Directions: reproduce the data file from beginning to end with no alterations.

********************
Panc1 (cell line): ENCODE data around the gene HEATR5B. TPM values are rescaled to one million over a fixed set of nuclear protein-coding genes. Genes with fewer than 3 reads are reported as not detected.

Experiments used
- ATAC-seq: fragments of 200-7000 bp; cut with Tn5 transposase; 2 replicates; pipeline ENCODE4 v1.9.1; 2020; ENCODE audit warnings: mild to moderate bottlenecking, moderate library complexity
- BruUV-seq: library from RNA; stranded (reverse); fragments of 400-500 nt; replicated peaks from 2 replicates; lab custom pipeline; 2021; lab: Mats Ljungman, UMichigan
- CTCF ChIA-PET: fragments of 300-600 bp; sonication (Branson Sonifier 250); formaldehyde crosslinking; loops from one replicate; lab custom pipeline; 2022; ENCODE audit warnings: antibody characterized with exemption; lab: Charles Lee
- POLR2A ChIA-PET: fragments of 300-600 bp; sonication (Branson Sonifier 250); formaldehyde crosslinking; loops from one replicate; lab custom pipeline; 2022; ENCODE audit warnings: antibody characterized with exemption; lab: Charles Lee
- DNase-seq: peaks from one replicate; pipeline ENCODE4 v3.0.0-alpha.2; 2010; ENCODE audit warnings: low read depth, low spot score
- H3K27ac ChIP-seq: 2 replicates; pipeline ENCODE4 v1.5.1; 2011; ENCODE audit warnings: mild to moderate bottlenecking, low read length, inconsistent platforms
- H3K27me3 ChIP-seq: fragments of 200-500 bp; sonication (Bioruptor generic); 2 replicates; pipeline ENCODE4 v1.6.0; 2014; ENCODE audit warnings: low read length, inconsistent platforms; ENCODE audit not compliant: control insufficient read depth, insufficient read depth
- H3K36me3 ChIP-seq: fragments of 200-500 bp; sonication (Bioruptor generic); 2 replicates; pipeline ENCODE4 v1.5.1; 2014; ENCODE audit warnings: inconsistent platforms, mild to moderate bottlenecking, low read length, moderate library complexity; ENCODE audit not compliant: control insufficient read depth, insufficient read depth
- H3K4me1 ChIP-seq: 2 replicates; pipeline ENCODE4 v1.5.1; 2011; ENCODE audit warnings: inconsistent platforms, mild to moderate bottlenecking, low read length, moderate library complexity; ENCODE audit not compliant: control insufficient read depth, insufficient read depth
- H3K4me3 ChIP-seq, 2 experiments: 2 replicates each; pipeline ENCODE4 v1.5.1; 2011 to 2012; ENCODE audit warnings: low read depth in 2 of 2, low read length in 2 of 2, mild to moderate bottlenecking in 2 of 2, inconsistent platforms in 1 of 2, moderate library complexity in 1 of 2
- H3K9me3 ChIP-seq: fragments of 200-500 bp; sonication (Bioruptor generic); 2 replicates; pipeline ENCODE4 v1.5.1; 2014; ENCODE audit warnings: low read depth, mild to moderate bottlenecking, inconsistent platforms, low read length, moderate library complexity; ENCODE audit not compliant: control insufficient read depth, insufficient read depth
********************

Panc1 (cell line): ENCODE data around the gene HEATR5B. TPM values are rescaled to one million over a fixed set of nuclear protein-coding genes. Genes with fewer than 3 reads are reported as not detected.

Experiments used
- ATAC-seq: fragments of 200-7000 bp; cut with Tn5 transposase; 2 replicates; pipeline ENCODE4 v1.9.1; 2020; ENCODE audit warnings: mild to moderate bottlenecking, moderate library complexity
- BruUV-seq: library from RNA; stranded (reverse); fragments of 400-500 nt; replicated peaks from 2 replicates; lab custom pipeline; 2021; lab: Mats Ljungman, UMichigan
- CTCF ChIA-PET: fragments of 300-600 bp; sonication (Branson Sonifier 250); formaldehyde crosslinking; loops from one replicate; lab custom pipeline; 2022; ENCODE audit warnings: antibody characterized with exemption; lab: Charles Lee
- POLR2A ChIA-PET: fragments of 300-600 bp; sonication (Branson Sonifier 250); formaldehyde crosslinking; loops from one replicate; lab custom pipeline; 2022; ENCODE audit warnings: antibody characterized with exemption; lab: Charles Lee
- DNase-seq: peaks from one replicate; pipeline ENCODE4 v3.0.0-alpha.2; 2010; ENCODE audit warnings: low read depth, low spot score
- H3K27ac ChIP-seq: 2 replicates; pipeline ENCODE4 v1.5.1; 2011; ENCODE audit warnings: mild to moderate bottlenecking, low read length, inconsistent platforms
- H3K27me3 ChIP-seq: fragments of 200-500 bp; sonication (Bioruptor generic); 2 replicates; pipeline ENCODE4 v1.6.0; 2014; ENCODE audit warnings: low read length, inconsistent platforms; ENCODE audit not compliant: control insufficient read depth, insufficient read depth
- H3K36me3 ChIP-seq: fragments of 200-500 bp; sonication (Bioruptor generic); 2 replicates; pipeline ENCODE4 v1.5.1; 2014; ENCODE audit warnings: inconsistent platforms, mild to moderate bottlenecking, low read length, moderate library complexity; ENCODE audit not compliant: control insufficient read depth, insufficient read depth
- H3K4me1 ChIP-seq: 2 replicates; pipeline ENCODE4 v1.5.1; 2011; ENCODE audit warnings: inconsistent platforms, mild to moderate bottlenecking, low read length, moderate library complexity; ENCODE audit not compliant: control insufficient read depth, insufficient read depth
- H3K4me3 ChIP-seq, 2 experiments: 2 replicates each; pipeline ENCODE4 v1.5.1; 2011 to 2012; ENCODE audit warnings: low read depth in 2 of 2, low read length in 2 of 2, mild to moderate bottlenecking in 2 of 2, inconsistent platforms in 1 of 2, moderate library complexity in 1 of 2
- H3K9me3 ChIP-seq: fragments of 200-500 bp; sonication (Bioruptor generic); 2 replicates; pipeline ENCODE4 v1.5.1; 2014; ENCODE audit warnings: low read depth, mild to moderate bottlenecking, inconsistent platforms, low read length, moderate library complexity; ENCODE audit not compliant: control insufficient read depth, insufficient read depth